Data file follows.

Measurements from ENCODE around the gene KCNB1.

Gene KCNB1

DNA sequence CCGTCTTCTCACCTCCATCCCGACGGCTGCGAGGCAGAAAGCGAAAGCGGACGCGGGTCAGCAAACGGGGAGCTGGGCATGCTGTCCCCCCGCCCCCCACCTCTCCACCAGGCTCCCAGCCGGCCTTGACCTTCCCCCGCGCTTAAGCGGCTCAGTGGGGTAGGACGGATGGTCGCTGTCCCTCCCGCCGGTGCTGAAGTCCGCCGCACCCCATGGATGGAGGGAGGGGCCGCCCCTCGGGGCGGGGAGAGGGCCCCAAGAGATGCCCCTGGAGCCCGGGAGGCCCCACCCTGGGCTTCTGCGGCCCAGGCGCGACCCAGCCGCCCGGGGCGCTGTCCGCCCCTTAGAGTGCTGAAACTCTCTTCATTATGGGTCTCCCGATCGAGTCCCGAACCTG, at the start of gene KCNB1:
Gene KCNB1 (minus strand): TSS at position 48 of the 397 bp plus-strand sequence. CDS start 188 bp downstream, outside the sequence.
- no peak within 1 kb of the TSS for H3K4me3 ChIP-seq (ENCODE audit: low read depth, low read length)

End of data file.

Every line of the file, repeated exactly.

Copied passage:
Measurements from ENCODE around the gene KCNB1.

Gene KCNB1

DNA sequence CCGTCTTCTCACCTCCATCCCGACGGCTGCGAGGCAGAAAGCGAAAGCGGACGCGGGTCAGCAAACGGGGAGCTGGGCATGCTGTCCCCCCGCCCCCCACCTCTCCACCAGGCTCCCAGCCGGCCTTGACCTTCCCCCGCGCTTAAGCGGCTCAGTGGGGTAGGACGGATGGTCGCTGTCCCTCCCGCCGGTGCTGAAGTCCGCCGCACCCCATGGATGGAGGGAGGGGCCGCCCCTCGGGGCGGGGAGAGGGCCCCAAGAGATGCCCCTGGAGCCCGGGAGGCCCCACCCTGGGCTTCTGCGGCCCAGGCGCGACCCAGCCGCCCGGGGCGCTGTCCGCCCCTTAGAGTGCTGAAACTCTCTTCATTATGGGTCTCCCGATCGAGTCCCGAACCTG, at the start of gene KCNB1:
Gene KCNB1 (minus strand): TSS at position 48 of the 397 bp plus-strand sequence. CDS start 188 bp downstream, outside the sequence.
- no peak within 1 kb of the TSS for H3K4me3 ChIP-seq (ENCODE audit: low read depth, low read length)